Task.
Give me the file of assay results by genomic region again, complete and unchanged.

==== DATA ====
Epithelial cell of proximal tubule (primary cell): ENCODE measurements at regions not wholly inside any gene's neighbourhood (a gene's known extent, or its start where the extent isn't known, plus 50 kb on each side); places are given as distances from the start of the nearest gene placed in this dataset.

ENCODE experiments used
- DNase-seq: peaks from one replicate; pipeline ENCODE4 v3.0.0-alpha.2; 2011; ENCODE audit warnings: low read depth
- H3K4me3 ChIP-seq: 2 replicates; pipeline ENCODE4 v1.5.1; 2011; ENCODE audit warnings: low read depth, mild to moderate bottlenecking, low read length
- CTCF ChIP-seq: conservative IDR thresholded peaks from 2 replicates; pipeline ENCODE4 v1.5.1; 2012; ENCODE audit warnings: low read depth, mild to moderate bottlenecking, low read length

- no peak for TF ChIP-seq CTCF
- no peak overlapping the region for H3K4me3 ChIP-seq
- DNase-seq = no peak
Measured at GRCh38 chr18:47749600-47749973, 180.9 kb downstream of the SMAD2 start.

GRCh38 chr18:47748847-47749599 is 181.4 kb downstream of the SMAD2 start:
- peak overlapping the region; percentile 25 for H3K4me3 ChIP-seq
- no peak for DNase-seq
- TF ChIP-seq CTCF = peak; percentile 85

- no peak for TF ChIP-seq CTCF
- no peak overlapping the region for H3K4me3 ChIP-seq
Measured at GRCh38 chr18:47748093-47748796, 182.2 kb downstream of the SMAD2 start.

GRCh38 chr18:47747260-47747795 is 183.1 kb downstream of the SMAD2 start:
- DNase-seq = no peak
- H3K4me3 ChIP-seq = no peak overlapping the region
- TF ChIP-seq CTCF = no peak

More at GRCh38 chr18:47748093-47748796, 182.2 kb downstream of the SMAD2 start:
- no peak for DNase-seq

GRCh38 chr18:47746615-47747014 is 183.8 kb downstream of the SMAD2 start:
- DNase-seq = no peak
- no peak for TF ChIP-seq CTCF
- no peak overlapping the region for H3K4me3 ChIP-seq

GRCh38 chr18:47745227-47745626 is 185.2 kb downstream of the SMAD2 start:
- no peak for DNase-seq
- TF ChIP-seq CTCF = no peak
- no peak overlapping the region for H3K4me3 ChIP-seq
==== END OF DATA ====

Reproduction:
Epithelial cell of proximal tubule (primary cell): ENCODE measurements at regions not wholly inside any gene's neighbourhood (a gene's known extent, or its start where the extent isn't known, plus 50 kb on each side); places are given as distances from the start of the nearest gene placed in this dataset.

ENCODE experiments used
- DNase-seq: peaks from one replicate; pipeline ENCODE4 v3.0.0-alpha.2; 2011; ENCODE audit warnings: low read depth
- H3K4me3 ChIP-seq: 2 replicates; pipeline ENCODE4 v1.5.1; 2011; ENCODE audit warnings: low read depth, mild to moderate bottlenecking, low read length
- CTCF ChIP-seq: conservative IDR thresholded peaks from 2 replicates; pipeline ENCODE4 v1.5.1; 2012; ENCODE audit warnings: low read depth, mild to moderate bottlenecking, low read length

- no peak for TF ChIP-seq CTCF
- no peak overlapping the region for H3K4me3 ChIP-seq
- DNase-seq = no peak
Measured at GRCh38 chr18:47749600-47749973, 180.9 kb downstream of the SMAD2 start.

GRCh38 chr18:47748847-47749599 is 181.4 kb downstream of the SMAD2 start:
- peak overlapping the region; percentile 25 for H3K4me3 ChIP-seq
- no peak for DNase-seq
- TF ChIP-seq CTCF = peak; percentile 85

- no peak for TF ChIP-seq CTCF
- no peak overlapping the region for H3K4me3 ChIP-seq
Measured at GRCh38 chr18:47748093-47748796, 182.2 kb downstream of the SMAD2 start.

GRCh38 chr18:47747260-47747795 is 183.1 kb downstream of the SMAD2 start:
- DNase-seq = no peak
- H3K4me3 ChIP-seq = no peak overlapping the region
- TF ChIP-seq CTCF = no peak

More at GRCh38 chr18:47748093-47748796, 182.2 kb downstream of the SMAD2 start:
- no peak for DNase-seq

GRCh38 chr18:47746615-47747014 is 183.8 kb downstream of the SMAD2 start:
- DNase-seq = no peak
- no peak for TF ChIP-seq CTCF
- no peak overlapping the region for H3K4me3 ChIP-seq

GRCh38 chr18:47745227-47745626 is 185.2 kb downstream of the SMAD2 start:
- no peak for DNase-seq
- TF ChIP-seq CTCF = no peak
- no peak overlapping the region for H3K4me3 ChIP-seq